Banking has become more convenient than ever before. You can deposit a check with a click of your phone, you can move money instantly from one account to another, and you can pay your bills all from the comfort of your home. Undoubtedly, online banking is easy, fast and only getting better, but there are some instances where you might still want to go into a branch.
Brick-and-mortar banks aren’t disappearing yet, which is good news for anyone who has ever needed to withdraw money even though they lost their ID, debit card and all other important documents. Tellers still play an important role in helping individuals with stuff that simply can’t happen online. They are also critical if you need to conduct complex transactions or make large deposits.
So, whether you are going on vacation soon or just came into a small fortune, consider these four financial tasks where a bank teller beats banking online.
Obtaining Specialized Products
According to KentuckianaWorks, the job of a bank teller has evolved significantly in the past few years. Routine, repetitive tasks that used to be the norm for a teller are now automated, but certain jobs can’t be completed online or through an ATM. For instance, some of the main tasks of a teller in 2017 included cross-selling products, answering questions and “preparing specialized products.”
Specialized banking products include:
- Traveler’s checks
- Cashier’s checks
- Savings bonds
- Money orders
These products are either unavailable online or are better handled in person because they are non-routine tasks. Cashier’s checks for example are often still needed when making the down payment on a home or another large purchase, so going in person to the bank is ideal considering the amount of money involved.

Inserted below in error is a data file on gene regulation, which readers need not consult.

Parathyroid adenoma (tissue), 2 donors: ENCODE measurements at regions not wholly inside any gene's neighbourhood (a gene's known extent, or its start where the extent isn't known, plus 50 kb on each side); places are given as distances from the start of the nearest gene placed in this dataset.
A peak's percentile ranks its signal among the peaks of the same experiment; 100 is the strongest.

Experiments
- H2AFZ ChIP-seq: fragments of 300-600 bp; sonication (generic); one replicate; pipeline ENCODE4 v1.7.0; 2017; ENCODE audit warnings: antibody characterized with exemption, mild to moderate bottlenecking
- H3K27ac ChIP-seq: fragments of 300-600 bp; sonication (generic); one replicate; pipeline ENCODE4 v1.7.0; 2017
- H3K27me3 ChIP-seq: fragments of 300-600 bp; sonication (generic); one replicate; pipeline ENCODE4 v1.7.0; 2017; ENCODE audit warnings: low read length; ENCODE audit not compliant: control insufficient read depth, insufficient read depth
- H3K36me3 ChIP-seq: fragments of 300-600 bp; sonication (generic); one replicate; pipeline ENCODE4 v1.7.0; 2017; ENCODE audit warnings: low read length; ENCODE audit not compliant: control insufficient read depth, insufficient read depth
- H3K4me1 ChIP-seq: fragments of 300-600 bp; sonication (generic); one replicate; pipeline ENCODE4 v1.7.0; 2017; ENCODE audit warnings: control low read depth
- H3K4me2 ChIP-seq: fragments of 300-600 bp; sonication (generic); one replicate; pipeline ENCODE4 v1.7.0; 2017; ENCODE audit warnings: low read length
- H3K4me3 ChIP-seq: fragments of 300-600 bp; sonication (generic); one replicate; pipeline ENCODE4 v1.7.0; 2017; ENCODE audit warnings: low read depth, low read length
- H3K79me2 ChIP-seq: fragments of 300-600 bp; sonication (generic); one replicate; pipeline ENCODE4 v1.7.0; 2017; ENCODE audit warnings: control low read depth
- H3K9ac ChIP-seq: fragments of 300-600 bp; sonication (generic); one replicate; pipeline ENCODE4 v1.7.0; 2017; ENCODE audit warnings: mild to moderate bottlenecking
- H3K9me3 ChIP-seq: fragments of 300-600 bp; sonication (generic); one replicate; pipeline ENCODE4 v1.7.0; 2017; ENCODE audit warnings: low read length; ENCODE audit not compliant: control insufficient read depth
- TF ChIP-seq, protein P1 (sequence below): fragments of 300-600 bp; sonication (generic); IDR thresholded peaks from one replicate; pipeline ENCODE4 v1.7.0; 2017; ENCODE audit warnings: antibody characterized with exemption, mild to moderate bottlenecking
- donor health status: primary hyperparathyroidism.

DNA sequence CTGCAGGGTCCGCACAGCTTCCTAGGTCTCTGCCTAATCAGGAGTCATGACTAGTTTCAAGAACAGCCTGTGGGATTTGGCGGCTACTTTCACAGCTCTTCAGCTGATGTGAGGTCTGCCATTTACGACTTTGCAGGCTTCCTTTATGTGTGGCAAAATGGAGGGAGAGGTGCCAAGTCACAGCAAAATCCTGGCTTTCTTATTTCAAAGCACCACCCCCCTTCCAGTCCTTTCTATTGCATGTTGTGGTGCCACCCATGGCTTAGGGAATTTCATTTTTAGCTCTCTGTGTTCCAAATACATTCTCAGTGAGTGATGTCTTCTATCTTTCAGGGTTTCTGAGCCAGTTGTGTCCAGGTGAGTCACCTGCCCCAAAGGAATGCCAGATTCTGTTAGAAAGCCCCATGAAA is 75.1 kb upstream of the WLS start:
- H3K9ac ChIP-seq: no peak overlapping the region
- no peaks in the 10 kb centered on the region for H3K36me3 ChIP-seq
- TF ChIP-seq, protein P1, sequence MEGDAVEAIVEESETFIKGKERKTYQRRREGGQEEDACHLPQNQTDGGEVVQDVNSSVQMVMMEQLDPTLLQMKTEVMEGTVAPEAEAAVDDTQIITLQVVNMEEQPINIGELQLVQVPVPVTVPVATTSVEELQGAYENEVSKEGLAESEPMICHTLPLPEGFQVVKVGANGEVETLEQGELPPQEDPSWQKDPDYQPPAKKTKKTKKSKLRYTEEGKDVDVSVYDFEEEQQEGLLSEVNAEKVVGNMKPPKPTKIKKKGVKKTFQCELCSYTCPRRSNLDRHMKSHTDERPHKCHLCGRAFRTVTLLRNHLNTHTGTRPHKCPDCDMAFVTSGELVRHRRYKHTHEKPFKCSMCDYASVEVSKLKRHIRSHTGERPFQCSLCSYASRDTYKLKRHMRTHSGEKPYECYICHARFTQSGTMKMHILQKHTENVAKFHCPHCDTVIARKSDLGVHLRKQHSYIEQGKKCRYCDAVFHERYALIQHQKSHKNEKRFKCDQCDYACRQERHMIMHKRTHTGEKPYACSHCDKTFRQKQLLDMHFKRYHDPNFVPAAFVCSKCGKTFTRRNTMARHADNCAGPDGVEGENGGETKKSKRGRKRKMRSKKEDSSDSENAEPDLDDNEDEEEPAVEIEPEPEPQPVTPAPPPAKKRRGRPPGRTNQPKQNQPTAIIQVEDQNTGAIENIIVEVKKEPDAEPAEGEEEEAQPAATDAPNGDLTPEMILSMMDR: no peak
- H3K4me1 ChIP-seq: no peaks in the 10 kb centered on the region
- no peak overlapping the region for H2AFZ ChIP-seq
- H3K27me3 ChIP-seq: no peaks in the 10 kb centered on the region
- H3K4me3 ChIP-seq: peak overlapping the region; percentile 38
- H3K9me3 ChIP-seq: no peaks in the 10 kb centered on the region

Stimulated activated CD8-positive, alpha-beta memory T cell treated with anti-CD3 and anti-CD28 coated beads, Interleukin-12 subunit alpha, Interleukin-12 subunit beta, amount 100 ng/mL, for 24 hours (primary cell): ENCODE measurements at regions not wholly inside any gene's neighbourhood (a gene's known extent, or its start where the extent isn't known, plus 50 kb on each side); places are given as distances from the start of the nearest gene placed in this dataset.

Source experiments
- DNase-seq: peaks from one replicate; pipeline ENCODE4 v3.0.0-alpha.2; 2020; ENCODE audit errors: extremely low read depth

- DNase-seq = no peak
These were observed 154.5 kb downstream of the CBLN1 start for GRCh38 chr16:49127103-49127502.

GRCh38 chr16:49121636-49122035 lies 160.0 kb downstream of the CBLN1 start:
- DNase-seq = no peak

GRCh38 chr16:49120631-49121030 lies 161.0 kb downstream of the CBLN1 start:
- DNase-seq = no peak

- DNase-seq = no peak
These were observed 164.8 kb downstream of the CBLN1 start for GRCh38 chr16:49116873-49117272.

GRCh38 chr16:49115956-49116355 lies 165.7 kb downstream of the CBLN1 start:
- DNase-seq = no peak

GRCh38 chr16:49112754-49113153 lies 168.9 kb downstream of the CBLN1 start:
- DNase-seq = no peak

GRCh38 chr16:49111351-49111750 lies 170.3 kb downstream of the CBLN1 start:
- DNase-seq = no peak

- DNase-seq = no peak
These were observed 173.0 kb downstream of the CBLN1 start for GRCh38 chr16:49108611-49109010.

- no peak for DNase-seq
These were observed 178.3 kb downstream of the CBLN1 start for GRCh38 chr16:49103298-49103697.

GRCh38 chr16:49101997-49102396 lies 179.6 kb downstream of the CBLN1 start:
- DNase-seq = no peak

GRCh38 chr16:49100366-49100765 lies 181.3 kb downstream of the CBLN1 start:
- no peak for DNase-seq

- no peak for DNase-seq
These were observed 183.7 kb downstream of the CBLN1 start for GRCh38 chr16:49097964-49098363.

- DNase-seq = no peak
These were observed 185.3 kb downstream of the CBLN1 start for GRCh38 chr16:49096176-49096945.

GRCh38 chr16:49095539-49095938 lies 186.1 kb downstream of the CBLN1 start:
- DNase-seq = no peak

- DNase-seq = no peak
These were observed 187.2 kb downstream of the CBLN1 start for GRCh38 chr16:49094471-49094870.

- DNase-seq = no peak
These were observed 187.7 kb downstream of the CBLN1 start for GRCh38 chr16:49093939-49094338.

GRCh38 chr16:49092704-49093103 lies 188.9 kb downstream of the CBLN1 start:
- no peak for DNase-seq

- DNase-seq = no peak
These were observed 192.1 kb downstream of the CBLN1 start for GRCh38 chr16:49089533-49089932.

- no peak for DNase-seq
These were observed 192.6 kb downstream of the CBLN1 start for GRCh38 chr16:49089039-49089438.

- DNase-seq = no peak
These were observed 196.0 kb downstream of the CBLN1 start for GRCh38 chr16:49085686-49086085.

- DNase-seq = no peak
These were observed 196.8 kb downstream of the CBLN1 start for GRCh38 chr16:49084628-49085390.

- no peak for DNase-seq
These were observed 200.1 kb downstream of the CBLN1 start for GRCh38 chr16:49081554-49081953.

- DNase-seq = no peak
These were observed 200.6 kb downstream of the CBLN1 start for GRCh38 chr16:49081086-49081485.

Making Large Deposits
For security reasons, it is usually a good idea to make large deposits to a teller and if you are depositing cash it may be the only option. Depositing cash at an ATM may result in a delay before the funds are available in your account. Your options for depositing cash online are even less ideal. You’ll likely have to deposit the money either at an ATM or physical bank anyway and then transfer funds into your account.
When You Need Cash
While many things can be done online, having access to cash is not one of them. If you just need to withdraw a couple hundred dollars then an ATM may work just fine. If you need a large amount, however, you might want to consider paying your local teller a visit.
A article in Forbes Advisor notes that most ATMs have withdrawal limits. They may have a daily withdrawal limit (generally between $300 to $1,000) or they may have a limit as to how much you can withdraw in a single transaction. Either way, going into the bank can help ensure you get the money you need in the denominations you want.
Another instance where it might behoove you to speak to a person directly is if there is ever a problem with your account. While banks have become adept at detecting fraud and notifying you immediately, some more complex problems cannot be resolved automatically. If an error on your account is not corrected, make it a point to visit your local branch.
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